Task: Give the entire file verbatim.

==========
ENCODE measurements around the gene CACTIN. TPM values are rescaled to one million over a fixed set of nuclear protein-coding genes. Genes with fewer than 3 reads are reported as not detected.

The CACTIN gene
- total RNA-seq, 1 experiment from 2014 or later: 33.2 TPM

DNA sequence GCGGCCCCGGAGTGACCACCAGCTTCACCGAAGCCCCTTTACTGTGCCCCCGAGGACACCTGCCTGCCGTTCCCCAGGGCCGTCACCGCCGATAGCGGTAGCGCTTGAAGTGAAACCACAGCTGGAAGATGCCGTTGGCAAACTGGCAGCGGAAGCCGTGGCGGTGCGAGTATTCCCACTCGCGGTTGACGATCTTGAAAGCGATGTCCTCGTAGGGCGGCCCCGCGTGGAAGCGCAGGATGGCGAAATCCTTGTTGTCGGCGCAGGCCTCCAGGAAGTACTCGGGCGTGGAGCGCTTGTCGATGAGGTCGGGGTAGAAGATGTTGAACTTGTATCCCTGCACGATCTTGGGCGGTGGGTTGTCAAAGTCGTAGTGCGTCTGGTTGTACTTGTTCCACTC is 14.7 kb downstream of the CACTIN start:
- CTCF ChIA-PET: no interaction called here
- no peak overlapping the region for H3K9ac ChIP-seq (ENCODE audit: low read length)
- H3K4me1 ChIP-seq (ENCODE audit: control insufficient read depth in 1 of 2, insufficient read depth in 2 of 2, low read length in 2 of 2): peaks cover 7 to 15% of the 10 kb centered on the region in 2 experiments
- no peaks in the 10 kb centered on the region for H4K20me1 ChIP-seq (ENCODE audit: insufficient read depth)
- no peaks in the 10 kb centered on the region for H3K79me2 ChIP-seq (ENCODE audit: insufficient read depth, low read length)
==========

ENCODE measurements around the gene CACTIN. TPM values are rescaled to one million over a fixed set of nuclear protein-coding genes. Genes with fewer than 3 reads are reported as not detected.

The CACTIN gene
- total RNA-seq, 1 experiment from 2014 or later: 33.2 TPM

DNA sequence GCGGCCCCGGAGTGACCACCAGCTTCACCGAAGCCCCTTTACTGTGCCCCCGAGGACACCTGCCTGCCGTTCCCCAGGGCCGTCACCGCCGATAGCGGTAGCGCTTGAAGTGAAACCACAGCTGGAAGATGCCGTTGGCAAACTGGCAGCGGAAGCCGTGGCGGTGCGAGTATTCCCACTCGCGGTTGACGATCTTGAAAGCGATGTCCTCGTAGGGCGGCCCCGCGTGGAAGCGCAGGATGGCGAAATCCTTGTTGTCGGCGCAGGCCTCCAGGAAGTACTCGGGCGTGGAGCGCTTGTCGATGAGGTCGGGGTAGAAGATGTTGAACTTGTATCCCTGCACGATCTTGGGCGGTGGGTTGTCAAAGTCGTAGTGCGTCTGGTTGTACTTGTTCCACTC is 14.7 kb downstream of the CACTIN start:
- CTCF ChIA-PET: no interaction called here
- no peak overlapping the region for H3K9ac ChIP-seq (ENCODE audit: low read length)
- H3K4me1 ChIP-seq (ENCODE audit: control insufficient read depth in 1 of 2, insufficient read depth in 2 of 2, low read length in 2 of 2): peaks cover 7 to 15% of the 10 kb centered on the region in 2 experiments
- no peaks in the 10 kb centered on the region for H4K20me1 ChIP-seq (ENCODE audit: insufficient read depth)
- no peaks in the 10 kb centered on the region for H3K79me2 ChIP-seq (ENCODE audit: insufficient read depth, low read length)